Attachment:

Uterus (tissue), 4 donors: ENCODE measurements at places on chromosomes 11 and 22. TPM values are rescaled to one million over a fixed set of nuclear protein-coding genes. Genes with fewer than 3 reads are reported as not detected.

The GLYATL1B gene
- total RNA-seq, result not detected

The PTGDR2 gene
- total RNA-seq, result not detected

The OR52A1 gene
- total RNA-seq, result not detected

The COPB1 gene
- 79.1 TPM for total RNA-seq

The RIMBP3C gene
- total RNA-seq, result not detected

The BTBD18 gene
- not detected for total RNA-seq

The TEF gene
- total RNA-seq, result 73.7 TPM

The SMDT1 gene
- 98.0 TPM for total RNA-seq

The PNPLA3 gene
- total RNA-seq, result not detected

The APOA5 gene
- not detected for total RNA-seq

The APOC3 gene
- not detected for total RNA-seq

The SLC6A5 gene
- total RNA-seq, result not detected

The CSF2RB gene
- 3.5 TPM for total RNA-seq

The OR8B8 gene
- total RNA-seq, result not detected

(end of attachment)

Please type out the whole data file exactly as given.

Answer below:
Uterus (tissue), 4 donors: ENCODE measurements at places on chromosomes 11 and 22. TPM values are rescaled to one million over a fixed set of nuclear protein-coding genes. Genes with fewer than 3 reads are reported as not detected.

The GLYATL1B gene
- total RNA-seq, result not detected

The PTGDR2 gene
- total RNA-seq, result not detected

The OR52A1 gene
- total RNA-seq, result not detected

The COPB1 gene
- 79.1 TPM for total RNA-seq

The RIMBP3C gene
- total RNA-seq, result not detected

The BTBD18 gene
- not detected for total RNA-seq

The TEF gene
- total RNA-seq, result 73.7 TPM

The SMDT1 gene
- 98.0 TPM for total RNA-seq

The PNPLA3 gene
- total RNA-seq, result not detected

The APOA5 gene
- not detected for total RNA-seq

The APOC3 gene
- not detected for total RNA-seq

The SLC6A5 gene
- total RNA-seq, result not detected

The CSF2RB gene
- 3.5 TPM for total RNA-seq

The OR8B8 gene
- total RNA-seq, result not detected